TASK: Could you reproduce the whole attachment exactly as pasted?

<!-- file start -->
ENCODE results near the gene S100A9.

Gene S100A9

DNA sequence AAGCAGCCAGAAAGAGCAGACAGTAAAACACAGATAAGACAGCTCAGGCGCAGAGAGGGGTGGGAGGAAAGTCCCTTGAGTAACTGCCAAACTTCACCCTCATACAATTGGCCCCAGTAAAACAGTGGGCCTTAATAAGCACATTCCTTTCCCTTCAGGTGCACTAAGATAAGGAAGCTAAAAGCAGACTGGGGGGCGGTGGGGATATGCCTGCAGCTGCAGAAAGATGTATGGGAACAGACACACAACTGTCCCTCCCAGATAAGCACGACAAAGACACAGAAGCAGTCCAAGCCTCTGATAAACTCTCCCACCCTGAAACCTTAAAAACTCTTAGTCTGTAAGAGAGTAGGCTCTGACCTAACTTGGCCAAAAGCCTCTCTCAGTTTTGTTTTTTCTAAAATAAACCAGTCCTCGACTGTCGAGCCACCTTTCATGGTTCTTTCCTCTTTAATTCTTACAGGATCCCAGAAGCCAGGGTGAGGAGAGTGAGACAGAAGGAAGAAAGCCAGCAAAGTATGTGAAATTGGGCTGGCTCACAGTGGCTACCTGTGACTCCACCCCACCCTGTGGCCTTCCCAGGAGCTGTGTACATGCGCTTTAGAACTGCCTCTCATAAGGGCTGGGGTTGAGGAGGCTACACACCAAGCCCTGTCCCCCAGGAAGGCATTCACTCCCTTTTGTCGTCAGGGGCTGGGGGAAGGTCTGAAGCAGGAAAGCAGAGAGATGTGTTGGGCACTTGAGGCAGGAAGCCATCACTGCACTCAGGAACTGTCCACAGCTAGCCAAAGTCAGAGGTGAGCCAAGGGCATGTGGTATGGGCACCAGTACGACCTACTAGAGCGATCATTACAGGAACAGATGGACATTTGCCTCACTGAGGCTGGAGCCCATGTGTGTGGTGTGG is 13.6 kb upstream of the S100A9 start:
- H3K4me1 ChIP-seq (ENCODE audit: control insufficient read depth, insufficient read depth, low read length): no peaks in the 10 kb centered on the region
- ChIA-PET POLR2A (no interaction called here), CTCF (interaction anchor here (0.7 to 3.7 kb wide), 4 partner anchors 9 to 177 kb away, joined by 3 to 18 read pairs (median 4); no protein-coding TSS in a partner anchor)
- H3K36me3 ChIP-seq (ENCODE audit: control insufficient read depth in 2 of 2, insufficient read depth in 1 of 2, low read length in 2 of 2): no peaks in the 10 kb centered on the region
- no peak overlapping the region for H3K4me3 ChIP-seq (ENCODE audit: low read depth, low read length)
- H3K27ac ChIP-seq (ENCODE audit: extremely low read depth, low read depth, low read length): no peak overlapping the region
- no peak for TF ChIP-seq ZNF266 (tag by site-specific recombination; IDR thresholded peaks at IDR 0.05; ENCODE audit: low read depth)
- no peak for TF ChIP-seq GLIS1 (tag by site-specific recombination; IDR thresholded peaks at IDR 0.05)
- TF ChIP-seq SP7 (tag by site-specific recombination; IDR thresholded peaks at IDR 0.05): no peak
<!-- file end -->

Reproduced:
ENCODE results near the gene S100A9.

Gene S100A9

DNA sequence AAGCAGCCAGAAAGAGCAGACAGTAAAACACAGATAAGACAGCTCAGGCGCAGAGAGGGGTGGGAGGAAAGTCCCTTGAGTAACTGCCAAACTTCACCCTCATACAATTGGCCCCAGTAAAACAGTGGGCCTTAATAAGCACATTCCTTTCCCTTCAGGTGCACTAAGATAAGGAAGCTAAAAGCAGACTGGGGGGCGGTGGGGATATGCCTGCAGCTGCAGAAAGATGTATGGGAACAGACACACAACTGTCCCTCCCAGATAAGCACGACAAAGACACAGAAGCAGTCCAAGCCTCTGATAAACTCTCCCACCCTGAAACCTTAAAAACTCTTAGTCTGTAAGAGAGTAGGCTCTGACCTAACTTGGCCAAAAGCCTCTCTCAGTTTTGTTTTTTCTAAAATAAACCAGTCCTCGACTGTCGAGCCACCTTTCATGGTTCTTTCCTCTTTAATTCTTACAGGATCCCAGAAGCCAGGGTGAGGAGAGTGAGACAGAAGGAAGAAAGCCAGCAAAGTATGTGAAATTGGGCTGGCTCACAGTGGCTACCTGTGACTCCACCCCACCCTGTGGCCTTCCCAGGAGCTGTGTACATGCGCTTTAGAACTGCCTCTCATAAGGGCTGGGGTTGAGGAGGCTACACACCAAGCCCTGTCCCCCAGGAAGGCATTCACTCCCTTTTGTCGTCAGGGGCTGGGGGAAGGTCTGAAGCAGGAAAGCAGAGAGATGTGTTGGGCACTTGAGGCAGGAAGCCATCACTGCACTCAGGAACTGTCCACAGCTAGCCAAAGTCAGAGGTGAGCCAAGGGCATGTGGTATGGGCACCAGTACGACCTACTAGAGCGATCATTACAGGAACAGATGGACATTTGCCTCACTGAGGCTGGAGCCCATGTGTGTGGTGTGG is 13.6 kb upstream of the S100A9 start:
- H3K4me1 ChIP-seq (ENCODE audit: control insufficient read depth, insufficient read depth, low read length): no peaks in the 10 kb centered on the region
- ChIA-PET POLR2A (no interaction called here), CTCF (interaction anchor here (0.7 to 3.7 kb wide), 4 partner anchors 9 to 177 kb away, joined by 3 to 18 read pairs (median 4); no protein-coding TSS in a partner anchor)
- H3K36me3 ChIP-seq (ENCODE audit: control insufficient read depth in 2 of 2, insufficient read depth in 1 of 2, low read length in 2 of 2): no peaks in the 10 kb centered on the region
- no peak overlapping the region for H3K4me3 ChIP-seq (ENCODE audit: low read depth, low read length)
- H3K27ac ChIP-seq (ENCODE audit: extremely low read depth, low read depth, low read length): no peak overlapping the region
- no peak for TF ChIP-seq ZNF266 (tag by site-specific recombination; IDR thresholded peaks at IDR 0.05; ENCODE audit: low read depth)
- no peak for TF ChIP-seq GLIS1 (tag by site-specific recombination; IDR thresholded peaks at IDR 0.05)
- TF ChIP-seq SP7 (tag by site-specific recombination; IDR thresholded peaks at IDR 0.05): no peak